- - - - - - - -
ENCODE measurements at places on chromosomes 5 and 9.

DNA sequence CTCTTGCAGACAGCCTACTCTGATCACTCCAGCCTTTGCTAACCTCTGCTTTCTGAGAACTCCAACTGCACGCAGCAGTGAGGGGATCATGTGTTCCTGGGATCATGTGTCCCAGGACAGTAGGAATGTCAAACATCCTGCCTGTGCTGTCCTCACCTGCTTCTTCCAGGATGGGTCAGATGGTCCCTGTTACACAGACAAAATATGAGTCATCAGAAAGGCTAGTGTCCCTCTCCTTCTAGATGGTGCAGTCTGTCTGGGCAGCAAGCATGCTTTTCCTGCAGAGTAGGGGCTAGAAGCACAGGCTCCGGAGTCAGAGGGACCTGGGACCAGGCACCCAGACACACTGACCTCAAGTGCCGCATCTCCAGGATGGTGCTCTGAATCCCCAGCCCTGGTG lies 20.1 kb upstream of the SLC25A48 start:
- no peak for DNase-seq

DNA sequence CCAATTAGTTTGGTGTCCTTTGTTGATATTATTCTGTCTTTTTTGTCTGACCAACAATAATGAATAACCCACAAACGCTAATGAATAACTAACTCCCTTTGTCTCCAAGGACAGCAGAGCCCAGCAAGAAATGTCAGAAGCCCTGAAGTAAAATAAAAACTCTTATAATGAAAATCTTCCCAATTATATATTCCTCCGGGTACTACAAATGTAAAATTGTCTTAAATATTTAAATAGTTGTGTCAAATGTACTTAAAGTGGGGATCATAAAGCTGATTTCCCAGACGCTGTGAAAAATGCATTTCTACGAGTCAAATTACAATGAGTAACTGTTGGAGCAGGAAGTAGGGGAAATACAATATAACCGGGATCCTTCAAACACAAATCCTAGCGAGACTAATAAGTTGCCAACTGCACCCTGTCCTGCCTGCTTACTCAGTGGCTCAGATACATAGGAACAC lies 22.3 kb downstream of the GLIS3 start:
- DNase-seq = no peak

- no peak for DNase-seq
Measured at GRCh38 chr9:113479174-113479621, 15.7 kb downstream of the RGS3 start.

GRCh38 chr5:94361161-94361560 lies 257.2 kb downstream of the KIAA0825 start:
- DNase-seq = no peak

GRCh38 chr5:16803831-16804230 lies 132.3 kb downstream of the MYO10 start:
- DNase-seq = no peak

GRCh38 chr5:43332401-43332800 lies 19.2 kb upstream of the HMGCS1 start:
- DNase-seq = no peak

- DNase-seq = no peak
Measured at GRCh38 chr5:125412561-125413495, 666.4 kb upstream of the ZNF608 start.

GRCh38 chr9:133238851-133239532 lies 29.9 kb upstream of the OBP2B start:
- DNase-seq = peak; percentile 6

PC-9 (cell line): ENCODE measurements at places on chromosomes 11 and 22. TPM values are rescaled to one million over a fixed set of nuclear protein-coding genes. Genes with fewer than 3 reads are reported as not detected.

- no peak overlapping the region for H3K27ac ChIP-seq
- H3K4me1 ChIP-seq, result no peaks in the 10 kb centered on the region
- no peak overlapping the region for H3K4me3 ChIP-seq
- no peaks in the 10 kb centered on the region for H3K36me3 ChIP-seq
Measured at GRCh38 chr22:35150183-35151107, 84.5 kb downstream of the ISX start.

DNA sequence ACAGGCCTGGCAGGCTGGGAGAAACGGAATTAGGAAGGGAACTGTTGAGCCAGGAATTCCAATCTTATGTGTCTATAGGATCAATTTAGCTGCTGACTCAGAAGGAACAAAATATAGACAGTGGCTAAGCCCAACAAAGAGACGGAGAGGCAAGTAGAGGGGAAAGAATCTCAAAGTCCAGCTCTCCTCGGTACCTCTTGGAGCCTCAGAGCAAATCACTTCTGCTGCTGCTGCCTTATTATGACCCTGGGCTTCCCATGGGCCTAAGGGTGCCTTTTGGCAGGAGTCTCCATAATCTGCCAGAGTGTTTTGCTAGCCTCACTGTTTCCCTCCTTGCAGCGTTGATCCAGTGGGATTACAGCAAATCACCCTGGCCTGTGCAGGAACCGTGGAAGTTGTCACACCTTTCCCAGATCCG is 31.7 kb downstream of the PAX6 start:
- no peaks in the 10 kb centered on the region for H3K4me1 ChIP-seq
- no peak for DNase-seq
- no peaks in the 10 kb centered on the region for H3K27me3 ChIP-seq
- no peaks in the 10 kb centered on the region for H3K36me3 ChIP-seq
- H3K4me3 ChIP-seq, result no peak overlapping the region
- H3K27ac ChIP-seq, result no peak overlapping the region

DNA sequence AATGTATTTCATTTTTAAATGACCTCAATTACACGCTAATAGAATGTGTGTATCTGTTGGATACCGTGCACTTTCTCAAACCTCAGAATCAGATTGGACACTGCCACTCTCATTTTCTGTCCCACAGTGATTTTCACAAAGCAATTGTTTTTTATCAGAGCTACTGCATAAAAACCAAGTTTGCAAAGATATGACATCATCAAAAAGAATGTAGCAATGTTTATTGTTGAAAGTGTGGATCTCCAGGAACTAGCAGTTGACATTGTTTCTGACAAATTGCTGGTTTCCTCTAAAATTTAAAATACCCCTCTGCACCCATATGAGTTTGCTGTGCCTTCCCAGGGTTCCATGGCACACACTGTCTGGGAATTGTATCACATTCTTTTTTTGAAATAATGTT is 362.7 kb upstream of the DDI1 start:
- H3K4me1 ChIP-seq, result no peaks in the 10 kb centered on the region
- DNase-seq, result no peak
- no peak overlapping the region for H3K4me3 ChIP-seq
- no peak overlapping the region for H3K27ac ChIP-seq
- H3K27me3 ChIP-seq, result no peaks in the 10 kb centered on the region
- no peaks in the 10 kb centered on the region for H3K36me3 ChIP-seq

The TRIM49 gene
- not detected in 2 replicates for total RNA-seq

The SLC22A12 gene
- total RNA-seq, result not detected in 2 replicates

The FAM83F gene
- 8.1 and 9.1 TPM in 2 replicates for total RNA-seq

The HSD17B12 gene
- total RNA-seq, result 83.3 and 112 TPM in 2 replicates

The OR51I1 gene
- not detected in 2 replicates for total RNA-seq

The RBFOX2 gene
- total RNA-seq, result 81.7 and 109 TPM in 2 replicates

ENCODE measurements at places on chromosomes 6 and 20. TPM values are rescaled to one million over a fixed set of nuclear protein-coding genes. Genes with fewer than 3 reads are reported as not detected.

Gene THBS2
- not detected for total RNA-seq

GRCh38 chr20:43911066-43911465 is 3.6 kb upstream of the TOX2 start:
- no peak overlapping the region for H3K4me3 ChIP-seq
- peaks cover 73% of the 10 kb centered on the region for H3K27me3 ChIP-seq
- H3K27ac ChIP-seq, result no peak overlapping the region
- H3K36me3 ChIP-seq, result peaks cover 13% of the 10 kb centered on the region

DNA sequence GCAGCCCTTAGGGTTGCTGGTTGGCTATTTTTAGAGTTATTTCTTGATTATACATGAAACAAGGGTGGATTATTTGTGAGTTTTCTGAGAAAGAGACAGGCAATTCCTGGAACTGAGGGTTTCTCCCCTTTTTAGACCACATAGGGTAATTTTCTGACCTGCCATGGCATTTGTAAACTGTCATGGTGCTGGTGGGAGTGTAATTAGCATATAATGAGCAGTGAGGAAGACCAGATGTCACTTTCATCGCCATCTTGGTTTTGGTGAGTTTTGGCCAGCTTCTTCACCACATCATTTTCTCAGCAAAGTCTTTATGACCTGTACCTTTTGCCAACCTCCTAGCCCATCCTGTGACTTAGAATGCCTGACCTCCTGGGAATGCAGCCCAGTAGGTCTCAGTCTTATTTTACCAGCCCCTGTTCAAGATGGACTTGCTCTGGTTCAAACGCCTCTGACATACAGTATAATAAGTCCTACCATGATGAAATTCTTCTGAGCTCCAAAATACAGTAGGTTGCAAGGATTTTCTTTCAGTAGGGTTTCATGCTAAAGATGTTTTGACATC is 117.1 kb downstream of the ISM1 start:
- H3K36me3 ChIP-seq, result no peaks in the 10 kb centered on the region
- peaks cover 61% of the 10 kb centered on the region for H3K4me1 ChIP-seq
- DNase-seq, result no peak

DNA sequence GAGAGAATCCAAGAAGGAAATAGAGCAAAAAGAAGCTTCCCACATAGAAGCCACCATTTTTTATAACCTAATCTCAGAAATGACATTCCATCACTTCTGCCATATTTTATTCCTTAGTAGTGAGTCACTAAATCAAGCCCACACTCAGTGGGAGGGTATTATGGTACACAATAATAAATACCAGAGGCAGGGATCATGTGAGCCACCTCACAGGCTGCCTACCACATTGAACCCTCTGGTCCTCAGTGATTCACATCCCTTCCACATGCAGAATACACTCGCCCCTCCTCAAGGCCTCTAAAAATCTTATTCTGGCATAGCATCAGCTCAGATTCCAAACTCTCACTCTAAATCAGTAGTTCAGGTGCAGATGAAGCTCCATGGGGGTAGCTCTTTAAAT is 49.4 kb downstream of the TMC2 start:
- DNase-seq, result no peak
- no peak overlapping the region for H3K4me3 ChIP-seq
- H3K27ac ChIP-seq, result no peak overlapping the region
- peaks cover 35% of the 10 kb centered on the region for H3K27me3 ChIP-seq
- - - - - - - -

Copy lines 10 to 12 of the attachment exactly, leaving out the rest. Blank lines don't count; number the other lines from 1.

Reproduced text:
GRCh38 chr5:16803831-16804230 lies 132.3 kb downstream of the MYO10 start:
- DNase-seq = no peak

GRCh38 chr5:43332401-43332800 lies 19.2 kb upstream of the HMGCS1 start: